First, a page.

Avatar
Hello
Guest
Log In or Sign Up
International ViewPoint: Strategies for Working Effectively with Clients Who Have Disabilities
September 20, 2019
0

The following article by Malou Twyna – a Career Counsellor at the University of Toronto Mississauga, was first published by CareerWise who helps people working in career development across Canada stay up to date on the top news and trends.

As an Employment Specialist working with people with disabilities, I will always remember my first client who had schizophrenia.

Before we started our work together, I was excited and anxious as well. I had worked with clients with a variety of mental-health concerns before, but schizophrenia sounded serious, challenging and, honestly, a bit scary. The many stereotypes and stigma surrounding the illness made me wonder if this would be a good experience for either of us or if I would even be able to help him find a direction and implement a plan.

Malou Twyna

Despite my lack of experience and nerves, and his differences from my other clients, we concluded our work together when he was hired by his preferred employer and transitioned well to his job. I credit most of our success to his drive to succeed, passion for his chosen area of employment and ability to take advice and implement action steps. In the intervening 15 years of experience working with people with disabilities around career and employment, I realize how much I have learned about being human and helping others professionally.

In my current role as a Career Counsellor at the University of Toronto Mississauga, I join my colleagues in Accessibility Services one day a week as an Integrated Counsellor. Working with students receiving academic accommodations due to a wide array of disability concerns continues to be stimulating and eye-opening. As we move through the AODA (Accessibility for Ontarians with Disabilities Act) compliance process and embrace a more inclusive and equitable world of work, I hope some of my insights on ways to help people with disabilities around career and employment will be useful to you.

The elephant in the room?

Disability in the counselling space can hover around the edges of a conversation as an awkward, taboo subject that neither party feels comfortable broaching. As was the case with my client with schizophrenia, social stigma can reside in both the counsellor and client. Knowing if a student has a disability and how it affects them can inform all aspects of career work such as:

  • Helping to set job goals based on strengths
  • Co-developing workable strategies to build skills and experience
  • Teaching job search skills and customizing approaches to attaining opportunities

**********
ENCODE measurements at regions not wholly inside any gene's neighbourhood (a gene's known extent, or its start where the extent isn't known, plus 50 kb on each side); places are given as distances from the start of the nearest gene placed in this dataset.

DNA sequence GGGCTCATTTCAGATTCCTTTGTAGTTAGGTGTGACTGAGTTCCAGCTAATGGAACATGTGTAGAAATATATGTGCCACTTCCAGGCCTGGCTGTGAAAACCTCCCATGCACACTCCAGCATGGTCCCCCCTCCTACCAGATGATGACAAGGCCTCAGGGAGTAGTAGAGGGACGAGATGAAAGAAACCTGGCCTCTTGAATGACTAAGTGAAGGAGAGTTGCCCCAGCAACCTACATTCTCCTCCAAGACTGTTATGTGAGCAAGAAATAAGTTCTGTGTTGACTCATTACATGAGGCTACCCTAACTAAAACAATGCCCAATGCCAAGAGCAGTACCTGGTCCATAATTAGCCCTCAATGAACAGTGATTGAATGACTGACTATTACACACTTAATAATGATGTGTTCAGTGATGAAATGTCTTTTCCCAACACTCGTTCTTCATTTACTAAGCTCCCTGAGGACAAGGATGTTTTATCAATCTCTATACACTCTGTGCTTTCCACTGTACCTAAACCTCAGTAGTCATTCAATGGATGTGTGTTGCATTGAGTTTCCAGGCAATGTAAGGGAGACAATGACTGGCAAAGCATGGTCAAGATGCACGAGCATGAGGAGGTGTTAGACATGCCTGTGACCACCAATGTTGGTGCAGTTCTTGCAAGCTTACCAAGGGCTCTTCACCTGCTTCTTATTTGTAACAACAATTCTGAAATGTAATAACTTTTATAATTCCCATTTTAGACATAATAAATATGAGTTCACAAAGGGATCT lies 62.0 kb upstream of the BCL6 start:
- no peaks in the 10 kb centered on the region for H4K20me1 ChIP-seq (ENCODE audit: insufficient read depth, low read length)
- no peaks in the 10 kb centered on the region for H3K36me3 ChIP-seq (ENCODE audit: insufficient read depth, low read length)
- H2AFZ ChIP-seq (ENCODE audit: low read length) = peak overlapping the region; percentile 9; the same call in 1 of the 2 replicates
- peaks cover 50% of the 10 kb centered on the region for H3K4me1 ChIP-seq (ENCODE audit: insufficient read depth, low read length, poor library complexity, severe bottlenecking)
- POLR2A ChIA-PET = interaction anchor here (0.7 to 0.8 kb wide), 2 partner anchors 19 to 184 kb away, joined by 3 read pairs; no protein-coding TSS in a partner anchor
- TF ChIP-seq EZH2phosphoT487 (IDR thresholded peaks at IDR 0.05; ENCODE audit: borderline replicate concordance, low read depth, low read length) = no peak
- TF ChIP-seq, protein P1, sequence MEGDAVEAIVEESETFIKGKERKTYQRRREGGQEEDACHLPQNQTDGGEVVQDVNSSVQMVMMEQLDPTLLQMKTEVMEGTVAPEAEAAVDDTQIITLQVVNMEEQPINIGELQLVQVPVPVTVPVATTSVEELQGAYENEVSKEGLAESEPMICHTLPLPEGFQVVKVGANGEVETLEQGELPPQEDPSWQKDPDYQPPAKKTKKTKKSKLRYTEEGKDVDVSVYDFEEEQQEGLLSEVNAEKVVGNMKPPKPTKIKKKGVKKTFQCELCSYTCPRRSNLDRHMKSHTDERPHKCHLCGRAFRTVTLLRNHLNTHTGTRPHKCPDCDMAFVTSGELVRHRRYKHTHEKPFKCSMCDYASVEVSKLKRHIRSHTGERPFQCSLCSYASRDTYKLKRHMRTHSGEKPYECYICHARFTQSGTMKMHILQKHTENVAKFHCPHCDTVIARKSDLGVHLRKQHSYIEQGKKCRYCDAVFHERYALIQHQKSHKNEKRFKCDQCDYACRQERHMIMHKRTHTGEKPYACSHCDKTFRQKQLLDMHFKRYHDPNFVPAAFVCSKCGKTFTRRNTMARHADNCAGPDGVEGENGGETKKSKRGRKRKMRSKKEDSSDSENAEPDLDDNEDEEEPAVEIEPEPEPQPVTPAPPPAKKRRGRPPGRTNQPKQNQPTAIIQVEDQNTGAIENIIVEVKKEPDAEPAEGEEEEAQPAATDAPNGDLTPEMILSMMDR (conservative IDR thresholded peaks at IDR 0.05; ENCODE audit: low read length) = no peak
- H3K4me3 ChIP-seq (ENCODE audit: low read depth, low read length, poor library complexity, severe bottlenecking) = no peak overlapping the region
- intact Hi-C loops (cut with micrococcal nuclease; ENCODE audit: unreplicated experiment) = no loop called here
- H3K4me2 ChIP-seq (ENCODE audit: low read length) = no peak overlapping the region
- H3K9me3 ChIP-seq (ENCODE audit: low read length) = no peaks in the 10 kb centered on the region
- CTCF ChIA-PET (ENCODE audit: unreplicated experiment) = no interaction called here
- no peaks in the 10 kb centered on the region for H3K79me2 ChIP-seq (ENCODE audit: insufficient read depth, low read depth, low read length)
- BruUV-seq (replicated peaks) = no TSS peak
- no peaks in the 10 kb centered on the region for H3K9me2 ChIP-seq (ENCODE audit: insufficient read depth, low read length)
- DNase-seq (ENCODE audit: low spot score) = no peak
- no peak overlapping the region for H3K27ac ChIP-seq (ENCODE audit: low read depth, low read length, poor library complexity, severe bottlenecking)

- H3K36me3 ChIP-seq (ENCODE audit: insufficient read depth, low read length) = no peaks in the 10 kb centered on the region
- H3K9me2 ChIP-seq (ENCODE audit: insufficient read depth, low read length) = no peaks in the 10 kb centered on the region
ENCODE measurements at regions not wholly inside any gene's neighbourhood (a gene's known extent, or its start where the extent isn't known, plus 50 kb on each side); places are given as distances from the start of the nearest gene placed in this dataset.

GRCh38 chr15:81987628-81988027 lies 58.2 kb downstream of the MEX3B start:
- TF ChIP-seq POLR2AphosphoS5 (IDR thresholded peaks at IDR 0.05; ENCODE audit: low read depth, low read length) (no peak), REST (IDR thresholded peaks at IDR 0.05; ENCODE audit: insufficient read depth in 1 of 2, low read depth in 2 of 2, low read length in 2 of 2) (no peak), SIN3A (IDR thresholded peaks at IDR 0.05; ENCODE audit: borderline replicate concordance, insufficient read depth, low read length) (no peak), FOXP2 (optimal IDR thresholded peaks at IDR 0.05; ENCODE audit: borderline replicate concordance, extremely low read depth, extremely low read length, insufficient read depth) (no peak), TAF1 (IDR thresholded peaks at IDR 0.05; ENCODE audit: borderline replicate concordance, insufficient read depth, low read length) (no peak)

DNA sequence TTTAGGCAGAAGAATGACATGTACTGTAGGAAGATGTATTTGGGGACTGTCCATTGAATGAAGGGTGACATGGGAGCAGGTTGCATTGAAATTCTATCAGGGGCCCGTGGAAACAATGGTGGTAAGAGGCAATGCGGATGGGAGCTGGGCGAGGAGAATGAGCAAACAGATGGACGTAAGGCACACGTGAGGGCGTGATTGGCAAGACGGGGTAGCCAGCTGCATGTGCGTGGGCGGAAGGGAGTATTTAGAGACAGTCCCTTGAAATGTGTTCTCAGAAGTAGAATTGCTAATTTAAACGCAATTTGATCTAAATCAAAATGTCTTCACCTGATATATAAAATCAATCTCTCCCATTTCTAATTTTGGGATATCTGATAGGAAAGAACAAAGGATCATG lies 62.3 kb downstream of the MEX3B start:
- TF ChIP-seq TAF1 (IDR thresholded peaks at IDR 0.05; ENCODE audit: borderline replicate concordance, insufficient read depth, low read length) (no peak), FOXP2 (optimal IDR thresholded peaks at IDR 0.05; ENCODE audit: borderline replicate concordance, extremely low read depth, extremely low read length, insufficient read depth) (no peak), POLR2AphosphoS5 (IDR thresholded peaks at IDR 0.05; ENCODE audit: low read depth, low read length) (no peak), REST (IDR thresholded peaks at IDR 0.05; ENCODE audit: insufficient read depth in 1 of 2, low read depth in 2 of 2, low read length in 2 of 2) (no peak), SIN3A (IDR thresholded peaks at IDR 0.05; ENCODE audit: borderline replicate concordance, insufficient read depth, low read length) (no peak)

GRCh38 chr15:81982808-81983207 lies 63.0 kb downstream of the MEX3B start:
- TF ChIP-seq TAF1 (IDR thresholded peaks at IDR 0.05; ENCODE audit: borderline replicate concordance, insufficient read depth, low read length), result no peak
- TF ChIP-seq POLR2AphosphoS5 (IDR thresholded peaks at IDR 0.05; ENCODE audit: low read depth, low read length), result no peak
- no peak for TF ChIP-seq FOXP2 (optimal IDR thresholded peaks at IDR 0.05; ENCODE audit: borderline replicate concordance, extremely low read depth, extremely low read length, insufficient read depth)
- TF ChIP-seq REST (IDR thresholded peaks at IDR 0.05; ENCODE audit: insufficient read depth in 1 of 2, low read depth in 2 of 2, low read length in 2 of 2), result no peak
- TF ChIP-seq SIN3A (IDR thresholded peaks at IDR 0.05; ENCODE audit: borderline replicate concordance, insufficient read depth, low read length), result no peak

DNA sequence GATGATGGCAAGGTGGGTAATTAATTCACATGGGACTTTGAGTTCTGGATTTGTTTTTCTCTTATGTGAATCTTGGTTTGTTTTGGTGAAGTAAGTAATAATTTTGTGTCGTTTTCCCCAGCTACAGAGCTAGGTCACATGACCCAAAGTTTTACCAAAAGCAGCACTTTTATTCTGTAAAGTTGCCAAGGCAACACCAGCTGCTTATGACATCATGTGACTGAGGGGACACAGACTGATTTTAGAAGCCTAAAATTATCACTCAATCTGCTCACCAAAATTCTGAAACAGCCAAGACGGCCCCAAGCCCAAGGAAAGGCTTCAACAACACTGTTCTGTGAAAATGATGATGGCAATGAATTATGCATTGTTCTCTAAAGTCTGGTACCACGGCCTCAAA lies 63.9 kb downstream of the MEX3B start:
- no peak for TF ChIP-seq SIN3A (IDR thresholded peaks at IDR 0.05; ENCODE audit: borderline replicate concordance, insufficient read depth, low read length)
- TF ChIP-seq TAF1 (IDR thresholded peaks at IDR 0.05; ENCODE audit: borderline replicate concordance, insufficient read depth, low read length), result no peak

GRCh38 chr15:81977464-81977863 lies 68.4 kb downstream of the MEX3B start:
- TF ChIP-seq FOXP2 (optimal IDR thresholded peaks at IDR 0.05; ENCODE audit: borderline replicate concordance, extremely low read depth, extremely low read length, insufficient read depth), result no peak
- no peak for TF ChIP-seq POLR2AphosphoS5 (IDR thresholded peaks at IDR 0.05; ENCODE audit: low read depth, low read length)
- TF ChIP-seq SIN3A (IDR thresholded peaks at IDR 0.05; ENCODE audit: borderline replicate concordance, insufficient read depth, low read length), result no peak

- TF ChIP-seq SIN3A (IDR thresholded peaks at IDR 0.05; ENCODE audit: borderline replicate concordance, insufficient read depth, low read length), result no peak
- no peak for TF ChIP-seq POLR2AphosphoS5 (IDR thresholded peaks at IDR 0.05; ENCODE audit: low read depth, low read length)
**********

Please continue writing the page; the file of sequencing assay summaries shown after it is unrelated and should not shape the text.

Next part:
• Supporting clients in adjusting to new work situations

Open discussions around these issues can be key to seeing a client with a disability achieve career success. Despite this, it’s hard to know whether to and when to signal our openness and comfort talking about it, and (more importantly) gauge if and when the client is. Here are some strategies to navigate the sometimes-tricky waters of conversations around career and disability.

If possible, have a frame

Sending an overt signal through marketing your service that you are open to these discussions is very useful. My frame of “Career Counselling for students receiving Accessibility Services” sends the message that I am comfortable and that this area of discussion is welcomed. Signals can be less overt than this such as: creating positive marketing messages to clients with disabilities and their allies, displaying a disability-positive poster in your space (here are some posters focused on post-secondary students), and making your space accessible and welcoming to those with disabilities. Make sure your program registration info and your email signature invite requests for accommodations. These small signals can set the tone for more direct and comfortable conversations around disability issues.

Accommodate your client’s needs

Making people with disabilities comfortable and helping them to get the most out of your services starts with asking them if they need any accommodations. I have found many have been reluctant to get what they need as they don’t want to make waves or get special treatment. Considering they may not have disclosed a disability yet and that moving to this topic immediately is not the best way to build a solid rapport; asking in a more friendly and informal tone can work better. For example: “Before we begin, is there anything I can do to make you more comfortable here or meet your needs better?” As you get to know the client, observe what seems to be working for them and what might be a problem. Examples include: “I noticed you seem to squint a bit when we are using the computer together. Can I move the monitor closer or magnify the text?” or “I noticed you seem less comfortable as our appointments progress and are holding your back. Do you need to take a break to stand up or move around?”